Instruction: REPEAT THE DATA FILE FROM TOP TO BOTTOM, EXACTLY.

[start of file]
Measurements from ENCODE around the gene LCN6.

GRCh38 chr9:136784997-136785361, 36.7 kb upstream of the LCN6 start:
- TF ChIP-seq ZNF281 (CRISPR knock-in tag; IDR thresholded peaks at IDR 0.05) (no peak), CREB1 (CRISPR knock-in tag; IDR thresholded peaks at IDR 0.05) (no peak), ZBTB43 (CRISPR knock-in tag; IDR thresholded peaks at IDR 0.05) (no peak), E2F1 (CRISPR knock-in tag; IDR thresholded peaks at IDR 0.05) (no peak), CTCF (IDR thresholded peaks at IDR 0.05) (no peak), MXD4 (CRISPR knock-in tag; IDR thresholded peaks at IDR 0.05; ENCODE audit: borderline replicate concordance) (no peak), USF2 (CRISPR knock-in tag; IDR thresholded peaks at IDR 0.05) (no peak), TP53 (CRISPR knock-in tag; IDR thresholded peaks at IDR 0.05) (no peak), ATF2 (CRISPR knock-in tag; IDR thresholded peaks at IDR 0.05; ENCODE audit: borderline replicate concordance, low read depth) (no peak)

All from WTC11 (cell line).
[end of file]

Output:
Measurements from ENCODE around the gene LCN6.

GRCh38 chr9:136784997-136785361, 36.7 kb upstream of the LCN6 start:
- TF ChIP-seq ZNF281 (CRISPR knock-in tag; IDR thresholded peaks at IDR 0.05) (no peak), CREB1 (CRISPR knock-in tag; IDR thresholded peaks at IDR 0.05) (no peak), ZBTB43 (CRISPR knock-in tag; IDR thresholded peaks at IDR 0.05) (no peak), E2F1 (CRISPR knock-in tag; IDR thresholded peaks at IDR 0.05) (no peak), CTCF (IDR thresholded peaks at IDR 0.05) (no peak), MXD4 (CRISPR knock-in tag; IDR thresholded peaks at IDR 0.05; ENCODE audit: borderline replicate concordance) (no peak), USF2 (CRISPR knock-in tag; IDR thresholded peaks at IDR 0.05) (no peak), TP53 (CRISPR knock-in tag; IDR thresholded peaks at IDR 0.05) (no peak), ATF2 (CRISPR knock-in tag; IDR thresholded peaks at IDR 0.05; ENCODE audit: borderline replicate concordance, low read depth) (no peak)

All from WTC11 (cell line).